Film

Seventies Punk Life Was Sweet and Warm, According to Sunny New Drama ‘London Town’

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Derrick Borte’s London Town works overtime to warm the cockles of your heart. It’s extremely likable, but sentimental is the last thing a tale about growing up poor and angry in working-class, late-1970s England should strive to be.

What a volatile time for U.K. youth: racial segregation, the rise of Thatcherism, the Clash becoming the thinking man’s punk group. One such adolescent, Shay (Daniel Huttlestone) — yes, numerous leftist characters he encounters think his name is spelled Che — lives out in the sticks with his struggling, workaholic single father (Dougray Scott) and little sister, whom he’s forced to care for. Shay is estranged from his mother (Natascha McElhone), a rock musician who left for London years back, and meets a beautiful teen Clash fan (Nell Williams) whose ribald manner intimidates him. After his dad suffers an accident, this suddenly independent fifteen-year-old learns all the trappings of manhood: sex, running a business, brawling, self-defense.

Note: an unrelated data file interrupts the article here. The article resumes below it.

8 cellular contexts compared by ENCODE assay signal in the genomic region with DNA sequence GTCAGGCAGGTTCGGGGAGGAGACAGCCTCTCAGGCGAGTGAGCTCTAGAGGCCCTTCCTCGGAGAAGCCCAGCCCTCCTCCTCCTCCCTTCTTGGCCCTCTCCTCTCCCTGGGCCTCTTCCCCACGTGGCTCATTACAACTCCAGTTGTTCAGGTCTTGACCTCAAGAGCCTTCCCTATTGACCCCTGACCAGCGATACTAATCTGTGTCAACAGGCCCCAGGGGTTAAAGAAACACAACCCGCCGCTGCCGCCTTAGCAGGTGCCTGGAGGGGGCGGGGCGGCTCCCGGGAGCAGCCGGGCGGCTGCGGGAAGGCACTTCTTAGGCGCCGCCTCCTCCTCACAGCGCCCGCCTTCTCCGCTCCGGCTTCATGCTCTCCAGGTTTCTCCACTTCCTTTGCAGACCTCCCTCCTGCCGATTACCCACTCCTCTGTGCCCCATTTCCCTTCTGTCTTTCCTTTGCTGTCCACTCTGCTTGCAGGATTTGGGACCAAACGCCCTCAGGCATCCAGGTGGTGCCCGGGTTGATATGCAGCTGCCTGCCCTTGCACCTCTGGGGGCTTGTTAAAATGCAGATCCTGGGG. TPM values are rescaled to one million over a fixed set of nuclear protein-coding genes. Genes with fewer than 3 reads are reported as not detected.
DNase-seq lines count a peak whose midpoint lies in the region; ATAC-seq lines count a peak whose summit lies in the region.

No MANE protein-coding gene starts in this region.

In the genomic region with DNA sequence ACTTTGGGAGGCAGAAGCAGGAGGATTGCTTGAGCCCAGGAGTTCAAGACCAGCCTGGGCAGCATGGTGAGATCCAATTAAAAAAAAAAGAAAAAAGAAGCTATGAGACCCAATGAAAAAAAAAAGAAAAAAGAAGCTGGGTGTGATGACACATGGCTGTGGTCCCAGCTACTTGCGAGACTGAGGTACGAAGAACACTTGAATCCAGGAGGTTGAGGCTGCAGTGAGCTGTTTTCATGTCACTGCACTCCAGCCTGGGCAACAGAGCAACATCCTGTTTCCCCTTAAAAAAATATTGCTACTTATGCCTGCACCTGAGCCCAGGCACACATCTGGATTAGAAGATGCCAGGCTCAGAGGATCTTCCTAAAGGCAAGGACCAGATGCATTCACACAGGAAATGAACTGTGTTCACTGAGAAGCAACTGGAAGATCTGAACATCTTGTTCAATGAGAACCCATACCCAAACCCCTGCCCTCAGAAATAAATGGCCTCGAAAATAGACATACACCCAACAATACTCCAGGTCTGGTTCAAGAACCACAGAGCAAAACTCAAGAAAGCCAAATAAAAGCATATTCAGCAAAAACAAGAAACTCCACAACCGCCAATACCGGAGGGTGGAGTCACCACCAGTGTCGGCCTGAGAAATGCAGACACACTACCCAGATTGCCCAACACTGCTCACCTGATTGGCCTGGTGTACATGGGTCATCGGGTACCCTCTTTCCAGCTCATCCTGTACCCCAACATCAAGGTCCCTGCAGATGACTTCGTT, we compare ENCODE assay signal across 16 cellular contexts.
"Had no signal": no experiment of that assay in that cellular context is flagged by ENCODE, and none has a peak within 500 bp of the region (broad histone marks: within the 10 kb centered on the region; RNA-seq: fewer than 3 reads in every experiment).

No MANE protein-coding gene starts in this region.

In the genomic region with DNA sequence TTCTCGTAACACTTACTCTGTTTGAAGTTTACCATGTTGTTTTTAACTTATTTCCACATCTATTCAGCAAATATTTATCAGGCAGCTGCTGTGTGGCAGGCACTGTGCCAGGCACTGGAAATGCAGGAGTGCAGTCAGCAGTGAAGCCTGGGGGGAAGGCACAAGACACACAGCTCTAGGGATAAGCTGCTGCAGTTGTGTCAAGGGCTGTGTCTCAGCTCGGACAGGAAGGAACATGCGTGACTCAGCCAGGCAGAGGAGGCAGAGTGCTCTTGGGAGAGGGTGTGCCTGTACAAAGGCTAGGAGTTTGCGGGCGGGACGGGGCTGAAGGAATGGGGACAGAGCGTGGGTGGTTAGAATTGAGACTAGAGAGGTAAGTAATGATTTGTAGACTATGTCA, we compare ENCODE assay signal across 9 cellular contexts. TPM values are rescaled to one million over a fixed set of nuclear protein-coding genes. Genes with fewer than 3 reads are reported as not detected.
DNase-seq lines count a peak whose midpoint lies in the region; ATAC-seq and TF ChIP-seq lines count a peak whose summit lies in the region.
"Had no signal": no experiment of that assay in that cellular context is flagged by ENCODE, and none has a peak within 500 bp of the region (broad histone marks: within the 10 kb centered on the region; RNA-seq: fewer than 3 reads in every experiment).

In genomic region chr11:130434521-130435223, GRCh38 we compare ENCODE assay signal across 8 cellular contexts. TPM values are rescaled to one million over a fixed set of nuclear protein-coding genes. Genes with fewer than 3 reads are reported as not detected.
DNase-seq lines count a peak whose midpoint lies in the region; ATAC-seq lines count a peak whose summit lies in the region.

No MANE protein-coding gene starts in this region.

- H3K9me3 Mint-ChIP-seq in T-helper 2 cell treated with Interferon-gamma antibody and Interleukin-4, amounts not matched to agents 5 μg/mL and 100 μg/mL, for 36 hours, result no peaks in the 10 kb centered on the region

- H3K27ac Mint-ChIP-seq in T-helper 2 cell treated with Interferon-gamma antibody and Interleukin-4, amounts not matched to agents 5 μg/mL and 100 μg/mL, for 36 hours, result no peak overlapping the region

All the ingredients for a gritty — if familiar — coming-of-age story are here. But London Town, though spirited, is consistently tension-free. The supposedly tough dad is a total pushover; the mom, who’s meant to be a wastrel, is an apologetic angel; the foul-mouthed punk rockette is just a naïve virginal sweetheart (as is Shay, despite his tantrums).

Any time the content threatens to become provocative, Borte resorts to feel-good musical montages. His corniest conceit is re-creating the late Clash frontman, Joe Strummer (played by an overzealous Jonathan Rhys Meyers), as a flesh-and-blood guardian angel to Shay. If this plot device doesn’t make Strummer spin in his grave, it will likely yield one or two “Bollocks!”

London Town

Directed by Derrick Borte

IFC Films

Opens October 7, IFC Center

Available on demand